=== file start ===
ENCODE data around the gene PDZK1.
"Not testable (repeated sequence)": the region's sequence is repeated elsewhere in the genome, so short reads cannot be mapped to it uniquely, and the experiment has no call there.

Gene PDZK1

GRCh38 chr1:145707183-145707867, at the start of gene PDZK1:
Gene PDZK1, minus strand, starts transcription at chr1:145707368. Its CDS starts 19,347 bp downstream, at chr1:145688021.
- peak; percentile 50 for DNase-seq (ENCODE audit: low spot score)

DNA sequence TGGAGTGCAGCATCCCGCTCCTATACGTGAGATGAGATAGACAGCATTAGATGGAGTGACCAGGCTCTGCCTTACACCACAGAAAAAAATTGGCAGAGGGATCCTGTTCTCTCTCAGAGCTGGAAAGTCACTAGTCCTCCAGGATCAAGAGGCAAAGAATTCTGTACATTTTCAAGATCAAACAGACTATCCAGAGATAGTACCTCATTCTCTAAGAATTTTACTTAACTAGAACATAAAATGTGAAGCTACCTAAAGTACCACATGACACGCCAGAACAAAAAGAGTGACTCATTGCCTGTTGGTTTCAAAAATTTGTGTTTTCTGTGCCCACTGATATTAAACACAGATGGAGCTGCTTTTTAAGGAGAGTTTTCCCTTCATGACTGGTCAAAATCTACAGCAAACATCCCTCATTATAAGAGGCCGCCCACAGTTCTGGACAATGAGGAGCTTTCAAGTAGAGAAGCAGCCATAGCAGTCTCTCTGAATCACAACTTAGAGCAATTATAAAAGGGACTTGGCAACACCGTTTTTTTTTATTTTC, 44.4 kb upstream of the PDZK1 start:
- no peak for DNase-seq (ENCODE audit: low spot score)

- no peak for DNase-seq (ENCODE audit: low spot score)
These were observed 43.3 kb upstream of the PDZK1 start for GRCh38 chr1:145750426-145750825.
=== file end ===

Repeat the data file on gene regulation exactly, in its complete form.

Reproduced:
ENCODE data around the gene PDZK1.
"Not testable (repeated sequence)": the region's sequence is repeated elsewhere in the genome, so short reads cannot be mapped to it uniquely, and the experiment has no call there.

Gene PDZK1

GRCh38 chr1:145707183-145707867, at the start of gene PDZK1:
Gene PDZK1, minus strand, starts transcription at chr1:145707368. Its CDS starts 19,347 bp downstream, at chr1:145688021.
- peak; percentile 50 for DNase-seq (ENCODE audit: low spot score)

DNA sequence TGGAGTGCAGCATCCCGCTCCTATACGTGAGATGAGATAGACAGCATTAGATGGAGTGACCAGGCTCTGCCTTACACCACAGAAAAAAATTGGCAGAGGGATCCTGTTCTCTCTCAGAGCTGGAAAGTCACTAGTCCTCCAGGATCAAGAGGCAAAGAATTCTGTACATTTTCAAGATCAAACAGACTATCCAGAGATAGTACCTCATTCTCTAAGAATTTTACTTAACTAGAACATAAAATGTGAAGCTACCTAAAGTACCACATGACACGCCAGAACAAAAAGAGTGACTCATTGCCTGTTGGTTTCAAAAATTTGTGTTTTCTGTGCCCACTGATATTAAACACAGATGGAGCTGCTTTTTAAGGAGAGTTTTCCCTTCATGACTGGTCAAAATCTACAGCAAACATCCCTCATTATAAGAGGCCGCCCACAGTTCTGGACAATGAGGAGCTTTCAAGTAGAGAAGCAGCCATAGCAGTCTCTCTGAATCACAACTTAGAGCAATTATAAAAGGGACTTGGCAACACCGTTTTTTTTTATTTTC, 44.4 kb upstream of the PDZK1 start:
- no peak for DNase-seq (ENCODE audit: low spot score)

- no peak for DNase-seq (ENCODE audit: low spot score)
These were observed 43.3 kb upstream of the PDZK1 start for GRCh38 chr1:145750426-145750825.